[signed]

Carl W. Ford, Jr.

SECRET / [redacted]

SUBJECT: US Influence and the Philippine Succession

DCI/NIC/NIO/EA:FORD [redacted]

Distribution:

Original – DCI

1 – DDCI

1- ER

1 – C/NIC

1 – VC/NIC

1 – DDI Reg

2 – NIO/EA

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CIA Declassified: Dump Marcos


From: The New Republic, “Dump Marcos,” The New Republic, 27 November 1985. Available from: https://www.cia.gov/library/readingroom/document/cia-rdp90-00965r000807410005-0

When Senator Paul Laxalt, acting as President Reagan’s personal envoy, suggested to Ferdinand Marcos that he hold early elections, the answer was an equivocal no. When George Will made the same suggestion to the Philippine President a few weeks later, on the Sunday morning program, “This Week with David Brinkley,” Marcos was warming up to the idea. “I am decided that with these arguments coming from the opposition, and now in this show and interview, I’m ready. I’m ready to call a snap election,” Marcos told the stunned panelists.

Many viewers in the country saw Marcos’ announcement as a sign that he was giving in to demands from the U.S., and edging a little bit closer to democratic rule. But members of the Philippine opposition know their wily dictator far better. The promise of an election in fact means very little. Asked to explain his plan, Marcos said during the interview that the “snap election” should take place within 60 days. This would give the opposition little time to unite behind a single candidate, raise funds, and mount an effort to keep Marcos from buying or stealing the election, as he has often done in the past.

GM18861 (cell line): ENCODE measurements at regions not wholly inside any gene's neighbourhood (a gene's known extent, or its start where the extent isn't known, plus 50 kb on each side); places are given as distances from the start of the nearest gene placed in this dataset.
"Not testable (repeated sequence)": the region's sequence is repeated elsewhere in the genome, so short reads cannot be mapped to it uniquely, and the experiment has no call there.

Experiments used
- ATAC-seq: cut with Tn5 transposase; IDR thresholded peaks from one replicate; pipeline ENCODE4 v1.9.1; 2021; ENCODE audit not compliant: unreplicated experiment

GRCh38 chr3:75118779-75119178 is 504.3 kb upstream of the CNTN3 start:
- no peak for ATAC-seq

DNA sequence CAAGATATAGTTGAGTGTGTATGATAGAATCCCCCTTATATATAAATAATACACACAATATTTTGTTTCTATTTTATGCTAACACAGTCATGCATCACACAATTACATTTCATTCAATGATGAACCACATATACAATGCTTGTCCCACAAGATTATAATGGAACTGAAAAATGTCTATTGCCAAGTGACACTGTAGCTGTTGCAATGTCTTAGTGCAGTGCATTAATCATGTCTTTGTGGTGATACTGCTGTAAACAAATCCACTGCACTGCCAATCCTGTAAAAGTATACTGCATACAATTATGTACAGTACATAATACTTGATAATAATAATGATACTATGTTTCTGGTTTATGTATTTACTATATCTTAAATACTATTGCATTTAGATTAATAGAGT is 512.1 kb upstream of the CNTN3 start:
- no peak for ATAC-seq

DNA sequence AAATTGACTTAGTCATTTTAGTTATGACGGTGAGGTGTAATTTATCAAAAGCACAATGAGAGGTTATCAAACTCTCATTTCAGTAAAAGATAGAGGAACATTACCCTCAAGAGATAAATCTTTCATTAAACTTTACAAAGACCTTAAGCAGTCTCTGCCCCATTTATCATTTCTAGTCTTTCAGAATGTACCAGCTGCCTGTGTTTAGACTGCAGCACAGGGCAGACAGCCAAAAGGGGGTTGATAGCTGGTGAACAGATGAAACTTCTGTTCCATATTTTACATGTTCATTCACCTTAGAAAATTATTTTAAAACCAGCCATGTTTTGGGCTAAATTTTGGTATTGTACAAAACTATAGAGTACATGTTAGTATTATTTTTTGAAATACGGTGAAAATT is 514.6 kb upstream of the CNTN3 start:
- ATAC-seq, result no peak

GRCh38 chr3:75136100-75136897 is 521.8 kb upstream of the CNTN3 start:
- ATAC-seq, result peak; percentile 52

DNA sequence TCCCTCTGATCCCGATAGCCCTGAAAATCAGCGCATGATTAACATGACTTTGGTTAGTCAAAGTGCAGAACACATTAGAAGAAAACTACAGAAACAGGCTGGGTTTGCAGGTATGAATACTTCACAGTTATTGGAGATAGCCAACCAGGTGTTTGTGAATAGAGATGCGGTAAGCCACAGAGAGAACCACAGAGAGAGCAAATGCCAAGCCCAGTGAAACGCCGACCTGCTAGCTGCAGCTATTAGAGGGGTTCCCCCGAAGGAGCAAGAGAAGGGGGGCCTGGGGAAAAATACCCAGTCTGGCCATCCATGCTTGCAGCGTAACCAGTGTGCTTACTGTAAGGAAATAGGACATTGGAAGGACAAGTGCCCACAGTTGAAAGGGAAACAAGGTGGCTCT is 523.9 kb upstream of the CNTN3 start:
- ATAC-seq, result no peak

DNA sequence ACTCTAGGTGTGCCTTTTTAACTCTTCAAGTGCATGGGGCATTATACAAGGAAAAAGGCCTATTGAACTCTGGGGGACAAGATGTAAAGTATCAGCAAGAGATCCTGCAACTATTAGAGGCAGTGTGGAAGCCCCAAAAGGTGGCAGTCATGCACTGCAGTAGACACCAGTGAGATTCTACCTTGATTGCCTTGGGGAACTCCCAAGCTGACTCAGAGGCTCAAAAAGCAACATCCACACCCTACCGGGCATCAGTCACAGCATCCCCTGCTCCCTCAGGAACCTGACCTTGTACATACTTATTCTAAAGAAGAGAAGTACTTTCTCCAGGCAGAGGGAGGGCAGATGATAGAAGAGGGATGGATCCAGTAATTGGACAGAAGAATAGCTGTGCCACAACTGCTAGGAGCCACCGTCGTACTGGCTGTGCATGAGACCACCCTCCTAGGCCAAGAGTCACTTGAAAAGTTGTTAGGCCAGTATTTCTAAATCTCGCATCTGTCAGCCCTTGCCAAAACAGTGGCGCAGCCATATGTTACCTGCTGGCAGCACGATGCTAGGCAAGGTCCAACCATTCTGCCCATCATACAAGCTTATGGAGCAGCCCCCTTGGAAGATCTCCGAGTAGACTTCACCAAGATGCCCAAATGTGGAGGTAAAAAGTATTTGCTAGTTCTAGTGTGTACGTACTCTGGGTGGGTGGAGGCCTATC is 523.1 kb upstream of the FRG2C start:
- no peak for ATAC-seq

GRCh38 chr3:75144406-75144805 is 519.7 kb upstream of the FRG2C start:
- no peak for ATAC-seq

Since the television broadcast, Marcos has made several minor concessions that appear more significant than they are. He has said that he will hold election on February 7 instead of January 17. He has said he will resign, as the Philippine Constitution requires before a special election, but will not leave office. In the next few weeks, Marcos will probably accredit Namfrel [sic], the organization of volunteer poll watchers that was responsible for the relative fairness of the 1984 parliamentary election. But he is still demanding a list of poll watchers’ names so that he can bring the organization under his control. Between now and election, everything Marcos does will be calculated carefully to make it appear he is trying to be fair. But as Senate Intelligence Committee staff members who recently visited the Philippines put it in a rare public report, “Marcos, at this point, intends to do whatever is necessary to ensure a favorable outcome in the next election.”

Nevertheless, the various opposition groups are giving the election their all, in the hopes that Marcos can be pressured into meeting enough of their demands that he will lose. At the moment they are concerned with selecting a presidential candidate, who will probably be Corazon Aquino or former senator Salvador Laurel. Because of his isolation from reality, which a number of visitors have commented upon, Marcos may not realize how few supporters he has left. Most of his people are fed up with a failing economy, internal repression, and growing violence fostered by the communist New People’s Army (NPA). There is some hope that he will miscalculate and lose the election. But in the event that he manages to affirm his mandate, using his “considerable power to rig the elections at both the national and local levels,” as the Senate Intelligence Committee envisions, the United States will have to consider options other than that of continuing to prop up this sad, sagging tyrant.

If present trends continue, Assistant Secretary of Defense Richard Armitage estimates that the NPA will reach a strategic stalemate with the Philippine Army in three to five years. Senator Dave Durenberger, chairman of the Senate Intelligence Committee, thinks two to three years would be an optimistic estimate. Whatever their potential strength, the guerrillas have emerged as a real and present danger since Benigno Aquino was assassinated in 1983. There are now estimated to be more than 15,000 armed fighters in nearly all of the 73 Philippine provinces. The NPA is not currently backed by Moscow, and it apparently prefers to be nonaligned [sic]. But the Soviets are, to say the least, interested.